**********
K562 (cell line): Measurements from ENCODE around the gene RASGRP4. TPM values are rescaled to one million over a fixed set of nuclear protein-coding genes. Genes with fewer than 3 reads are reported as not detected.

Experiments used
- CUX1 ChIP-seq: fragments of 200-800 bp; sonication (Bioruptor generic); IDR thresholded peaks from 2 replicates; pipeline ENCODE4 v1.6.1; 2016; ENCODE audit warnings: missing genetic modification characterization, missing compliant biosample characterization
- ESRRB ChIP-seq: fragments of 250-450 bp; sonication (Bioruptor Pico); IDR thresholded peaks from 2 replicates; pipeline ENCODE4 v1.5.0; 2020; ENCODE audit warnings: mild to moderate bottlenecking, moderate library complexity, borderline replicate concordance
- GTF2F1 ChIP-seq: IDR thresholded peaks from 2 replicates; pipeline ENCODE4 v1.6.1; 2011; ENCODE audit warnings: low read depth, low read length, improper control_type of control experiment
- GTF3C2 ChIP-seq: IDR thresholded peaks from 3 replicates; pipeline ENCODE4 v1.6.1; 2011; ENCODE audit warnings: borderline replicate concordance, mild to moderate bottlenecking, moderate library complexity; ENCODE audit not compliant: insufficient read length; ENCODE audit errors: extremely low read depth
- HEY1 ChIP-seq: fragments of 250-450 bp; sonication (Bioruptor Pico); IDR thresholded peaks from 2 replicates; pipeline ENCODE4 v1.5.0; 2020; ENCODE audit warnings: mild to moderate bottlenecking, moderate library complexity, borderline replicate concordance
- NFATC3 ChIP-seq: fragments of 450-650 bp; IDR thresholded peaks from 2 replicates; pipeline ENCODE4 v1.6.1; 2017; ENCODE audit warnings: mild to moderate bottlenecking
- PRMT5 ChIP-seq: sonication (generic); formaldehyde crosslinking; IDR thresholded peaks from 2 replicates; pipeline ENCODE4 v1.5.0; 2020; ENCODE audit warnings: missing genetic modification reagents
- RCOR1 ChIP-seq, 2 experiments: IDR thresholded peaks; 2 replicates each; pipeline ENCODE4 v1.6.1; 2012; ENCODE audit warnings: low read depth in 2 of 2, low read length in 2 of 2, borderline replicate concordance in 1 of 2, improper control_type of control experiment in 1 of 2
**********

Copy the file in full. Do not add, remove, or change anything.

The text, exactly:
K562 (cell line): Measurements from ENCODE around the gene RASGRP4. TPM values are rescaled to one million over a fixed set of nuclear protein-coding genes. Genes with fewer than 3 reads are reported as not detected.

Experiments used
- CUX1 ChIP-seq: fragments of 200-800 bp; sonication (Bioruptor generic); IDR thresholded peaks from 2 replicates; pipeline ENCODE4 v1.6.1; 2016; ENCODE audit warnings: missing genetic modification characterization, missing compliant biosample characterization
- ESRRB ChIP-seq: fragments of 250-450 bp; sonication (Bioruptor Pico); IDR thresholded peaks from 2 replicates; pipeline ENCODE4 v1.5.0; 2020; ENCODE audit warnings: mild to moderate bottlenecking, moderate library complexity, borderline replicate concordance
- GTF2F1 ChIP-seq: IDR thresholded peaks from 2 replicates; pipeline ENCODE4 v1.6.1; 2011; ENCODE audit warnings: low read depth, low read length, improper control_type of control experiment
- GTF3C2 ChIP-seq: IDR thresholded peaks from 3 replicates; pipeline ENCODE4 v1.6.1; 2011; ENCODE audit warnings: borderline replicate concordance, mild to moderate bottlenecking, moderate library complexity; ENCODE audit not compliant: insufficient read length; ENCODE audit errors: extremely low read depth
- HEY1 ChIP-seq: fragments of 250-450 bp; sonication (Bioruptor Pico); IDR thresholded peaks from 2 replicates; pipeline ENCODE4 v1.5.0; 2020; ENCODE audit warnings: mild to moderate bottlenecking, moderate library complexity, borderline replicate concordance
- NFATC3 ChIP-seq: fragments of 450-650 bp; IDR thresholded peaks from 2 replicates; pipeline ENCODE4 v1.6.1; 2017; ENCODE audit warnings: mild to moderate bottlenecking
- PRMT5 ChIP-seq: sonication (generic); formaldehyde crosslinking; IDR thresholded peaks from 2 replicates; pipeline ENCODE4 v1.5.0; 2020; ENCODE audit warnings: missing genetic modification reagents
- RCOR1 ChIP-seq, 2 experiments: IDR thresholded peaks; 2 replicates each; pipeline ENCODE4 v1.6.1; 2012; ENCODE audit warnings: low read depth in 2 of 2, low read length in 2 of 2, borderline replicate concordance in 1 of 2, improper control_type of control experiment in 1 of 2